Every day, millions of people attempt to make positive changes in their lives. For example, we decide to exercise more, eat healthier, get quality sleep. For a while, we work out, we swap refined sugar for fresh fruit and we go to bed early. And we feel like we’re on top of the world – perhaps not immediately but after a few days. However, after some time, our new healthy habits start slipping. We miss a day, or two, then three, then a week, and before we realise it, we’re back at our baseline – and often that baseline gets even worse.

Why is it so difficult to make lasting changes in our life?

One of the answers is that we can be too ambitious and take on too much at a time. We choose a 2-hour gym regimen instead of starting with a 10-minute daily fitness routine we can do at home, or we cut out all refined sugar in our diet, instead of just eliminating chocolate.

The problem with this approach is that it’s tough to sustain in the long-term. That’s why 88% of our new year’s resolutions fail. After some time, our initial enthusiasm fades away, and our motivation drops, and it becomes harder to stick to our strict habits. When we fail once, or twice, we don’t hesitate and drop the new habit altogether.

The solution: Tiny habits

Instead of starting with lofty goals, one strategy is to start small and build tiny habits.

Popularised by behavioural analyst BJ Fogg in his book Tiny Habits, the idea is that starting small makes it easier to complete the task. The more often you complete a task, the more accomplished you feel. In turn, you create a feedback loop that “wires in” new habits. Another benefit of tiny habits is that when you decide to do something for just one or two minutes, you generally end up spending a little more time on task anyway — the problem often is to just get started.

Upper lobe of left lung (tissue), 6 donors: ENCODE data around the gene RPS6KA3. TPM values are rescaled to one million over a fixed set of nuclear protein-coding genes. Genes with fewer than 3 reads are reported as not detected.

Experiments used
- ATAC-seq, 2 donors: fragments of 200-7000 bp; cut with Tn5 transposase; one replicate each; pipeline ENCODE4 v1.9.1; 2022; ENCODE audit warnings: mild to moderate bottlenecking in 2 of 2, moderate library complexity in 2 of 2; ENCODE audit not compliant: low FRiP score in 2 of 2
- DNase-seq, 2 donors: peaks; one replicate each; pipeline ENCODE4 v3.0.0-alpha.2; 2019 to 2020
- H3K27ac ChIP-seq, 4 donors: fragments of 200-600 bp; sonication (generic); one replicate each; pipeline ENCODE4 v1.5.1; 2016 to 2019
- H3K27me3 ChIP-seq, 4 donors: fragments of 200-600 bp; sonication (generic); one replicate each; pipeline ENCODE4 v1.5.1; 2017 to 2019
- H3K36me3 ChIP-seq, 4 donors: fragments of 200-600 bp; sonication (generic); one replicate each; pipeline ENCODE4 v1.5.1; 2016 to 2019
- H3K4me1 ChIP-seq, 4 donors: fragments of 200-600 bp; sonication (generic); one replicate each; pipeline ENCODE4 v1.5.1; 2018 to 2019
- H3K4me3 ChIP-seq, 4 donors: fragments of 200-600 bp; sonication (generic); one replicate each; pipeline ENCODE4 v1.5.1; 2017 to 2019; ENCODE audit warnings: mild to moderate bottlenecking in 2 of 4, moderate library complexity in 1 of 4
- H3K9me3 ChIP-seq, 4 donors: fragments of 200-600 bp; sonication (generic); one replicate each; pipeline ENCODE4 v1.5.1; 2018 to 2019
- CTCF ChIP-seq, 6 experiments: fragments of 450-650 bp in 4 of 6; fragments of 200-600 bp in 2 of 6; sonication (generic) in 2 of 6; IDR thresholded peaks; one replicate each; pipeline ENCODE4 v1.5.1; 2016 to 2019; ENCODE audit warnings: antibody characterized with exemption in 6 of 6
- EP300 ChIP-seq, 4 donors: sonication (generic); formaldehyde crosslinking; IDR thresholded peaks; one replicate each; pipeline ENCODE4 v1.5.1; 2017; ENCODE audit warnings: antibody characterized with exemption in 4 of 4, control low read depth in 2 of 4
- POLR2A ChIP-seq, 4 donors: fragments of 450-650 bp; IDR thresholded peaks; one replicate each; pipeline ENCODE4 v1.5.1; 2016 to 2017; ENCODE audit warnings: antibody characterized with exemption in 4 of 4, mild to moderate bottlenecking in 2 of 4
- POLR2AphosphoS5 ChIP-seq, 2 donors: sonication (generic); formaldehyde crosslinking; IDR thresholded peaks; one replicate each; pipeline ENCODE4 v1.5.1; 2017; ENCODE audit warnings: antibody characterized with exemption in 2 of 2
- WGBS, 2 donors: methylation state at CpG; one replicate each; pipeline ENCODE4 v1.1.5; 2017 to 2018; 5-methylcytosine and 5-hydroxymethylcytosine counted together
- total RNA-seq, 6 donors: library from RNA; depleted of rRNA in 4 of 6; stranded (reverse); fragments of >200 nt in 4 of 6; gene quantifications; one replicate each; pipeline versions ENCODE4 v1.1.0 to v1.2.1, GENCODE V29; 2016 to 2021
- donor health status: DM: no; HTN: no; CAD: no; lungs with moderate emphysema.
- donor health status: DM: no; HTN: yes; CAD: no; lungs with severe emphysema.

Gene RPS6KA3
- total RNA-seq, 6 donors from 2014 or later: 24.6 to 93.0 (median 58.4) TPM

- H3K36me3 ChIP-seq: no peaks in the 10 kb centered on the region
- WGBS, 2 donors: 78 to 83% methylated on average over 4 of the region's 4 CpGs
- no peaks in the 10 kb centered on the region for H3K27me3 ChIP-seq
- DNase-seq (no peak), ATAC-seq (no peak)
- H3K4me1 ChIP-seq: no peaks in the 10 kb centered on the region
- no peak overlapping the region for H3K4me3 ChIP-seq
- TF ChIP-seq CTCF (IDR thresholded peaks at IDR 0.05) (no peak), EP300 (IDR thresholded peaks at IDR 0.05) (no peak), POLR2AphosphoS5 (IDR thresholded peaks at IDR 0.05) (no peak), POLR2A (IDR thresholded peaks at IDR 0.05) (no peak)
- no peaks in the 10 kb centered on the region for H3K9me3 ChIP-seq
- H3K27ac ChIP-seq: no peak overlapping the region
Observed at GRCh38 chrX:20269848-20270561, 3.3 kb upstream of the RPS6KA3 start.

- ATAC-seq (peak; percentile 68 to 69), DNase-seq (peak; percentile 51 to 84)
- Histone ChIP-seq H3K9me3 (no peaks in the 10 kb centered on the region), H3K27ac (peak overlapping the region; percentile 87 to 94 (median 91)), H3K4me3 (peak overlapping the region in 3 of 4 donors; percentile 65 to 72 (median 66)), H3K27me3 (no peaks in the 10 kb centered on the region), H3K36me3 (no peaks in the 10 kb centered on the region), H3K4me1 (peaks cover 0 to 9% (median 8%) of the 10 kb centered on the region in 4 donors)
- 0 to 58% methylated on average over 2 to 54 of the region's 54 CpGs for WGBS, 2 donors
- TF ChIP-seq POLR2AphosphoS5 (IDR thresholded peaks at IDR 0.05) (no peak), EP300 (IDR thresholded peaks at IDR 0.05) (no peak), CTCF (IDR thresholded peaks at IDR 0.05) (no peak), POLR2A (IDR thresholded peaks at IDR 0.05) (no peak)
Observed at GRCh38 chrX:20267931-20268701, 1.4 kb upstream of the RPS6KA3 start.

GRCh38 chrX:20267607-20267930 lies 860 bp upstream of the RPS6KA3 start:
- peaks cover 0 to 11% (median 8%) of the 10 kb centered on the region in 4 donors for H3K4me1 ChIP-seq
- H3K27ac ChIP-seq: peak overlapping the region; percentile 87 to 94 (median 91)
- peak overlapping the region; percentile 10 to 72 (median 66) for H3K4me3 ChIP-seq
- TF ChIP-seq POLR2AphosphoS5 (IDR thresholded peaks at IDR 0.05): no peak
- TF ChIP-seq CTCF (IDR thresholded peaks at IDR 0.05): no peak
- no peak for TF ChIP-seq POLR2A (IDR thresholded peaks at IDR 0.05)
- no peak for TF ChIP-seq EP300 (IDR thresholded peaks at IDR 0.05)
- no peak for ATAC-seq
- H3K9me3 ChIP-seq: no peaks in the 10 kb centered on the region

Using this approach, the next time you want to eat healthier, you could try meat-free Mondays instead of turning vegan cold-turkey (pun intended). Rather than meditating for 20 minutes every day, start with 2 minutes, and try to make it a daily habit. Then, you can increase when you feel like you have mastered the 2-minute ritual. The key to making a behaviour habitual, is to make it easier for you to stick to the behaviour on a regular — ideally daily — basis.

Environment beats willpower every day

Willpower is like a muscle that gets tired after long use. If our environment is not set up to support our new habits, we find it exhausting to maintain the required willpower, and revert back to our old habits. It can help to set up your environment so that it is easier to perform the desired behaviour. For example, start with your groceries. Consciously making the effort to avoid purchasing sugary foods at the supermarket makes it easier to avoid eating them when you are less motivated at home–if you don’t have it in your home, you can’t eat it. If you want to work out more, place your fitness gear or outfit in a prominent place in your home so you are reminded to work out when you see it. If you want to eat more fruit, place the fruit in a fruit basket on a table or kitchen counter instead of in the fridge where you see it less often.

Be accountable together

Another strategy is to find an accountability partner. An accountability partner can help to coach you and provide feedback on a regular basis. If you have an accountability partner, you can have regular feedback sessions in which you share wins and talk about your current challenges. Having a good accountability partner can help you make serious progress toward any of your goals.

Check out the infographic below for a guide to find a good accountability partner.


We hope that these insights will enable you to stick with your (new) healthy habits. To leave you with an encouraging statistic: James clear, Author of the New York Bestseller Atomic Habits, found “if you can get one percent better each day for one year, you’ll end up thirty-seven times better by the time you’re done.” So, consider selecting one thing you want to improve, and take a tiny step toward it.

Author: Yannick van Hierden